The reason I ask ... do you happen to know the rate of twist of the barrel, length, and make?

I can give you a perfect load for my rifle, but if your barrel isn't compatible with that load it will show.

Thanks.
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Old September 15, 2010, 09:41 AM   #8
4runnerman
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Yes it custom made Savage .It is a Model 12,but i had it built with a comp stock. Aluminum, embedded and a 28 inch stainless steel 1 in 7 twist bull barrel Thanks for asking It is not a AR though
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Old September 15, 2010, 10:14 AM   #9
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Jaguarxk120 laid out the principle, so let's get more specific. Sounds like you probably already do a lot of this stuff, so it may be redundant, but maybe a few ideas will pop for you? You are doing extreme fine tuning, so practices that won't show any improvement in a 1 moa gun can make a visible difference for you.

First, forget other people's recipes. Small differences in chamber, throat and bore dimensions from one gun to the next make a recipe perfect for one gun, but not as perfect in another. You will need to find the recipe your gun likes best. I'm not clear what you are using? The traditional way is by shooting Audette ladders, but they can be tough to interpret sometimes and don't always show the result clearly. I always recommend Dan Newberry's method, which is a round robin. Since you used a mixed term, "round robin step ladder", I don't know which you are actually using now, the ladder or the round robin? On his site, Newberry goes into why the ladders sometimes fail while his recommended round robin method works. You can use the round robin method both for fine tuning bullet seating depth and fine tuning powder charge. If you do those, you can find the tightest loads your gun is capable of.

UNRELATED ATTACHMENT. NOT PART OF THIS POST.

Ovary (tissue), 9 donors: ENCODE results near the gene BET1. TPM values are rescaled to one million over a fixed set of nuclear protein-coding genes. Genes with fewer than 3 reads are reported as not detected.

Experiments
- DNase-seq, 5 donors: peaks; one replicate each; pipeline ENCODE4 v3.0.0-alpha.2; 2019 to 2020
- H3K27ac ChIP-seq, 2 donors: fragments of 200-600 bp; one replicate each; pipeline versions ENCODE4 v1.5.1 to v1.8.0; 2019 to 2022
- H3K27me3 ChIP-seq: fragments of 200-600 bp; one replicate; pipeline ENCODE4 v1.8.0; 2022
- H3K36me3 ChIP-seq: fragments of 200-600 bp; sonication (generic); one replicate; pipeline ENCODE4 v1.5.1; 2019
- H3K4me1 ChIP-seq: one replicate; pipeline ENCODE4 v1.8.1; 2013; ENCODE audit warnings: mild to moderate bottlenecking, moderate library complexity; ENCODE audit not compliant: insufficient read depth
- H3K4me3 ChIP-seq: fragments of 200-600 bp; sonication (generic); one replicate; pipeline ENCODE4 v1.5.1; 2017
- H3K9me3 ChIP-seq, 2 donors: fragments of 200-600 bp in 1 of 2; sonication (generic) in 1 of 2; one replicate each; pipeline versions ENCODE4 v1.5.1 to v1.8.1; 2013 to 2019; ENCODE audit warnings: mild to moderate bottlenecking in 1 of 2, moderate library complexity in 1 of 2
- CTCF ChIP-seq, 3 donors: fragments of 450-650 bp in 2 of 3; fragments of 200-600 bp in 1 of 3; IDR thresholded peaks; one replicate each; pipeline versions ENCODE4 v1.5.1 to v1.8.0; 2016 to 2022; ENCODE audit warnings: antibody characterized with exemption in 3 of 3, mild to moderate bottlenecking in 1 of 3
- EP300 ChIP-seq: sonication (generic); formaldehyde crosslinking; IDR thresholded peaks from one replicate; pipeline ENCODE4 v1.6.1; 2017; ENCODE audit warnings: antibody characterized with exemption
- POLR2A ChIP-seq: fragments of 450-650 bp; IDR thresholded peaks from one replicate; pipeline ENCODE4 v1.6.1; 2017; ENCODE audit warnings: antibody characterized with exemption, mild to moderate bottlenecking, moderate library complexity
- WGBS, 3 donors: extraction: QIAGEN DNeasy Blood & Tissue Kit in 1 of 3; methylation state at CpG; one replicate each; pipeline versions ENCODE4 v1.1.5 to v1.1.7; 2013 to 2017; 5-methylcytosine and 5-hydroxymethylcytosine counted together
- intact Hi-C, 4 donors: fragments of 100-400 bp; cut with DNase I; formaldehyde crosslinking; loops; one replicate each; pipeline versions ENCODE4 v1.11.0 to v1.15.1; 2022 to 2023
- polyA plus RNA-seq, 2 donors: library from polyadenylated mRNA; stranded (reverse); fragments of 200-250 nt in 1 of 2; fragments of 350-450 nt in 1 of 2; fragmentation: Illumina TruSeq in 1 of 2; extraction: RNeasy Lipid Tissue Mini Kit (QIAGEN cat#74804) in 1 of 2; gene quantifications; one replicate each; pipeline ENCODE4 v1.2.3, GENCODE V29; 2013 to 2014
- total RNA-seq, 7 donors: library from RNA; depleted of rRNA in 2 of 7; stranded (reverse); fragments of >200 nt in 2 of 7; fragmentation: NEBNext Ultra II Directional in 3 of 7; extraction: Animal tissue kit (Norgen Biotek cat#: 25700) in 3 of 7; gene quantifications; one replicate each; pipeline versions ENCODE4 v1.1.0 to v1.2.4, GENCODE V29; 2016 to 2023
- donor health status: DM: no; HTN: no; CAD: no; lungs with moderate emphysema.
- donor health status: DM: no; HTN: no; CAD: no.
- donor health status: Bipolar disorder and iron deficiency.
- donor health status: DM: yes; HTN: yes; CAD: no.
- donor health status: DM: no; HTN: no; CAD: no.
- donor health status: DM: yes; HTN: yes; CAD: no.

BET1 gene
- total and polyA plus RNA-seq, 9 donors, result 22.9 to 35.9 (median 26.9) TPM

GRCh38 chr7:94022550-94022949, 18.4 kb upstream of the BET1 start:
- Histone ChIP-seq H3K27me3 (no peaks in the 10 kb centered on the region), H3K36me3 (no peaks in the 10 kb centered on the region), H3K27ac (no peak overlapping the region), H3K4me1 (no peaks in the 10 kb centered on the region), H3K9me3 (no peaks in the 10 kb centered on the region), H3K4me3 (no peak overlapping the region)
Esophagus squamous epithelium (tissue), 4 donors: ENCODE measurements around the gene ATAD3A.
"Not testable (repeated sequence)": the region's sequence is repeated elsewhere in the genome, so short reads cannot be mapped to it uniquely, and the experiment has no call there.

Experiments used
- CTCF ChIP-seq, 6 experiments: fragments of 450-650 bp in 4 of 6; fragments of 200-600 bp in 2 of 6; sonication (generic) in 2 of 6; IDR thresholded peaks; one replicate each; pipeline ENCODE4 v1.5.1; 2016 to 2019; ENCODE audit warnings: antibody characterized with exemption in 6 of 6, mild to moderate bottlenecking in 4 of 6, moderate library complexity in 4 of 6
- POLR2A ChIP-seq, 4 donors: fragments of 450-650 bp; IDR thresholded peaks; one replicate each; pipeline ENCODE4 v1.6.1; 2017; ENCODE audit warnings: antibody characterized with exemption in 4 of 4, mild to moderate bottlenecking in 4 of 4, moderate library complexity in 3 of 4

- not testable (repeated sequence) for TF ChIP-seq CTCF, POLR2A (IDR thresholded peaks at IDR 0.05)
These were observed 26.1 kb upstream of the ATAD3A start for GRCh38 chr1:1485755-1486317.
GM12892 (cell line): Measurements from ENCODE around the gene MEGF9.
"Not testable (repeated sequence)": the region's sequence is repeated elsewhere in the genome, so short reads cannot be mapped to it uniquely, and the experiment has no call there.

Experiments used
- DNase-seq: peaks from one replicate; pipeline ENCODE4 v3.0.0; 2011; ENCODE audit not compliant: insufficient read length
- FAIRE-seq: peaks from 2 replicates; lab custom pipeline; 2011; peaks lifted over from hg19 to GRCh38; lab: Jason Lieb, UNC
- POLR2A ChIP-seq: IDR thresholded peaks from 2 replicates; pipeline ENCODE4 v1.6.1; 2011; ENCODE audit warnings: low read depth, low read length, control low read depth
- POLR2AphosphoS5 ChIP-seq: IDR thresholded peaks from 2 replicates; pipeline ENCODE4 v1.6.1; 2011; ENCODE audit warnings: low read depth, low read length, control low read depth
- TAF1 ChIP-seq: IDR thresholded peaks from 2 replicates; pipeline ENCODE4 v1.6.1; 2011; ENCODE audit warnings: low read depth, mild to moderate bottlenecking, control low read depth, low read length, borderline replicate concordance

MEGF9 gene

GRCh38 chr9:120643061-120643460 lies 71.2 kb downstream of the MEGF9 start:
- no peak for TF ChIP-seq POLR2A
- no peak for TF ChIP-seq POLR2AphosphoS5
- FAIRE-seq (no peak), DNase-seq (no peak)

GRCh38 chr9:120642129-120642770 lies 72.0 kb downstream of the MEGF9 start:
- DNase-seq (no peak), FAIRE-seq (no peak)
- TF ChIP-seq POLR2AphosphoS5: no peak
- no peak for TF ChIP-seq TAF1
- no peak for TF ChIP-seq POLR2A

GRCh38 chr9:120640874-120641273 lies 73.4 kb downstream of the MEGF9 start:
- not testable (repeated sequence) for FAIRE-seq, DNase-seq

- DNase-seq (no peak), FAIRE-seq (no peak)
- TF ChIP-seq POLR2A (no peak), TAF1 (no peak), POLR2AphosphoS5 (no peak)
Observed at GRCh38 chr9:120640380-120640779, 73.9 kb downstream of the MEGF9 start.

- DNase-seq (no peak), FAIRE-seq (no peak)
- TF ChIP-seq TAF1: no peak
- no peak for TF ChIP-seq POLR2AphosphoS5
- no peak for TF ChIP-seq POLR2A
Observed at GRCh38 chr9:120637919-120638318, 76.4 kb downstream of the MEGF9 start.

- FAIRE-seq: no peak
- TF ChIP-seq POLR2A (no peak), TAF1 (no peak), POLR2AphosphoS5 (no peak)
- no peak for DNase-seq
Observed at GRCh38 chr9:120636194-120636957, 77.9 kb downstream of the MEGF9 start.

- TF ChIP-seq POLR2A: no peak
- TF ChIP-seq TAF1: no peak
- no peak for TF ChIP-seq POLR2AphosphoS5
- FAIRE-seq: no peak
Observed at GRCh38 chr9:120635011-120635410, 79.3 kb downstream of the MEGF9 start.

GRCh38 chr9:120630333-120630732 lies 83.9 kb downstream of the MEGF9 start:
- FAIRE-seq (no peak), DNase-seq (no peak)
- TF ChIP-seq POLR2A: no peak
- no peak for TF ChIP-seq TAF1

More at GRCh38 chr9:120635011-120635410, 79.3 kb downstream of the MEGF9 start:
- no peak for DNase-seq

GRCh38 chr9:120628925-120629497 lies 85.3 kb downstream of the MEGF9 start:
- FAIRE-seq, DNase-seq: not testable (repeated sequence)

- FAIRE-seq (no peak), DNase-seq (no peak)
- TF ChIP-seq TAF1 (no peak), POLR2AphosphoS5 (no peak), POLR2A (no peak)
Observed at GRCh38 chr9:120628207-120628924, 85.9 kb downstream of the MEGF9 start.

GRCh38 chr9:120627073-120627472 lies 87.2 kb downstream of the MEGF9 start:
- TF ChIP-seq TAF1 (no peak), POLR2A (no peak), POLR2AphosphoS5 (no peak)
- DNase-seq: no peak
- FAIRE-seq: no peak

I recommend you try a milder primer. The 7 1/2 is a good primer, but it seems to be magnum strength. Charles Petty, in a 2006 Handloader series, showed that primer raised velocity about equal to half a grain of powder out of 24 when compared with the Federal 205 (the mildest ones he tested) and that the 205's gave better velocity consistency. He did not get better accuracy from the 205's, but I believe this was because he didn't try to adjust the powder charge up for the difference in start pressure. In general, benchrest shooters get the mildest primers they so they exercise more control of the peak pressure with the powder charge. They have no way to control primer consistency other than by what they buy. Other mild primers (at least, in the lots I've had) are KVM (Wolf) and RWS (if you can find them). I laid in a lot of the Federal 205M primers at one point and currently use those with good results in both .222 and .223, having drilled some bug holes with both.

You want prepped cases. If you have a standard chamber neck diameter, I recommend sorting cases for uniform neck wall thickness before going to outside neck turning, though the latter does improve start pressure consistency. It also makes you work the brass more at each reloading, so you have to anneal necks more often if you don't have a custom narrow chamber neck. You will also want to deburr flash holes and get a cutter to uniform primer pocket depth. Or, you can just bite the bullet and shell out for a box of Lapua brass. I find they are usually good enough in all those areas right out of the box. They typically have uniform necks within 0.0005", no flash hole burrs to remove, and uniform primer pocket depth. You can fine tune all those with the extra tooling if you want to, but I can't usually see the difference. There are a couple of other uniform brands, but Lapua seems to last longest, so it justifies the investment most easily.